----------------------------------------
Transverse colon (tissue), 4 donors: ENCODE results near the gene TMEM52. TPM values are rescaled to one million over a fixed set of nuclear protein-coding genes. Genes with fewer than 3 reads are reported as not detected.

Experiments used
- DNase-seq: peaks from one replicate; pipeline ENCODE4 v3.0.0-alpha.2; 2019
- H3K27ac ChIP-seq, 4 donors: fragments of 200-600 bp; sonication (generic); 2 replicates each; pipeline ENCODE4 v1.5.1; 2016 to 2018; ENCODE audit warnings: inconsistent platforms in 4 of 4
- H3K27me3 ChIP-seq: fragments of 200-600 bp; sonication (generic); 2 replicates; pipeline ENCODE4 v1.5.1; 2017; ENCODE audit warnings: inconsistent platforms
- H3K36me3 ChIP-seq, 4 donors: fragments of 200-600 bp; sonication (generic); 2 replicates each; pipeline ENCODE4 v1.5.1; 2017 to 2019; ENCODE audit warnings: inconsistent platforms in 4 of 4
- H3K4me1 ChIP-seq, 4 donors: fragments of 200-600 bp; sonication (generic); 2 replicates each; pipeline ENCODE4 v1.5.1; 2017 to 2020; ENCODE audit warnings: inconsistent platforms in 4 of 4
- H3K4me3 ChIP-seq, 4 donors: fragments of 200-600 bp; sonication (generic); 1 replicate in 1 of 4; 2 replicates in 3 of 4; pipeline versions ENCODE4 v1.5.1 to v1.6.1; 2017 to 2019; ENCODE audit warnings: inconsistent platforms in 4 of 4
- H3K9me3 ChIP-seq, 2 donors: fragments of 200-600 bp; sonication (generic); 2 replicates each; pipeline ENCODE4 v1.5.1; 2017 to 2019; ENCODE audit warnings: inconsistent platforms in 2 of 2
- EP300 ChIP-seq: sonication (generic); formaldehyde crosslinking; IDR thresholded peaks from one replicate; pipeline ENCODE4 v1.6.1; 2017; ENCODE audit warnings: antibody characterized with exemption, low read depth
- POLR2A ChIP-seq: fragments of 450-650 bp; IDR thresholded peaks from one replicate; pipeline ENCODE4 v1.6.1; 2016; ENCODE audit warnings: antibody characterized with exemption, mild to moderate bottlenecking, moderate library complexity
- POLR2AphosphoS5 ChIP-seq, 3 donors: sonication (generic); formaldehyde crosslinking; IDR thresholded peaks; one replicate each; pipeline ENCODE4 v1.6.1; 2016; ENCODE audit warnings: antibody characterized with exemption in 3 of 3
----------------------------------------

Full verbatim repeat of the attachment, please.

Transverse colon (tissue), 4 donors: ENCODE results near the gene TMEM52. TPM values are rescaled to one million over a fixed set of nuclear protein-coding genes. Genes with fewer than 3 reads are reported as not detected.

Experiments used
- DNase-seq: peaks from one replicate; pipeline ENCODE4 v3.0.0-alpha.2; 2019
- H3K27ac ChIP-seq, 4 donors: fragments of 200-600 bp; sonication (generic); 2 replicates each; pipeline ENCODE4 v1.5.1; 2016 to 2018; ENCODE audit warnings: inconsistent platforms in 4 of 4
- H3K27me3 ChIP-seq: fragments of 200-600 bp; sonication (generic); 2 replicates; pipeline ENCODE4 v1.5.1; 2017; ENCODE audit warnings: inconsistent platforms
- H3K36me3 ChIP-seq, 4 donors: fragments of 200-600 bp; sonication (generic); 2 replicates each; pipeline ENCODE4 v1.5.1; 2017 to 2019; ENCODE audit warnings: inconsistent platforms in 4 of 4
- H3K4me1 ChIP-seq, 4 donors: fragments of 200-600 bp; sonication (generic); 2 replicates each; pipeline ENCODE4 v1.5.1; 2017 to 2020; ENCODE audit warnings: inconsistent platforms in 4 of 4
- H3K4me3 ChIP-seq, 4 donors: fragments of 200-600 bp; sonication (generic); 1 replicate in 1 of 4; 2 replicates in 3 of 4; pipeline versions ENCODE4 v1.5.1 to v1.6.1; 2017 to 2019; ENCODE audit warnings: inconsistent platforms in 4 of 4
- H3K9me3 ChIP-seq, 2 donors: fragments of 200-600 bp; sonication (generic); 2 replicates each; pipeline ENCODE4 v1.5.1; 2017 to 2019; ENCODE audit warnings: inconsistent platforms in 2 of 2
- EP300 ChIP-seq: sonication (generic); formaldehyde crosslinking; IDR thresholded peaks from one replicate; pipeline ENCODE4 v1.6.1; 2017; ENCODE audit warnings: antibody characterized with exemption, low read depth
- POLR2A ChIP-seq: fragments of 450-650 bp; IDR thresholded peaks from one replicate; pipeline ENCODE4 v1.6.1; 2016; ENCODE audit warnings: antibody characterized with exemption, mild to moderate bottlenecking, moderate library complexity
- POLR2AphosphoS5 ChIP-seq, 3 donors: sonication (generic); formaldehyde crosslinking; IDR thresholded peaks; one replicate each; pipeline ENCODE4 v1.6.1; 2016; ENCODE audit warnings: antibody characterized with exemption in 3 of 3